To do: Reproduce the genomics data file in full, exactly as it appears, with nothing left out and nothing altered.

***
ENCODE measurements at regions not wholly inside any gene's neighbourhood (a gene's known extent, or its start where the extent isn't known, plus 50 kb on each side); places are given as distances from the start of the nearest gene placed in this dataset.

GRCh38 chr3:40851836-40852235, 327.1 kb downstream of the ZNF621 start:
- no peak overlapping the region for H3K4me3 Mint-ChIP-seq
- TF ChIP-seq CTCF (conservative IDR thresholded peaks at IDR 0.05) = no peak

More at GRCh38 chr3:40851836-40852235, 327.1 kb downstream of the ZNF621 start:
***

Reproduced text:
ENCODE measurements at regions not wholly inside any gene's neighbourhood (a gene's known extent, or its start where the extent isn't known, plus 50 kb on each side); places are given as distances from the start of the nearest gene placed in this dataset.

GRCh38 chr3:40851836-40852235, 327.1 kb downstream of the ZNF621 start:
- no peak overlapping the region for H3K4me3 Mint-ChIP-seq
- TF ChIP-seq CTCF (conservative IDR thresholded peaks at IDR 0.05) = no peak

More at GRCh38 chr3:40851836-40852235, 327.1 kb downstream of the ZNF621 start: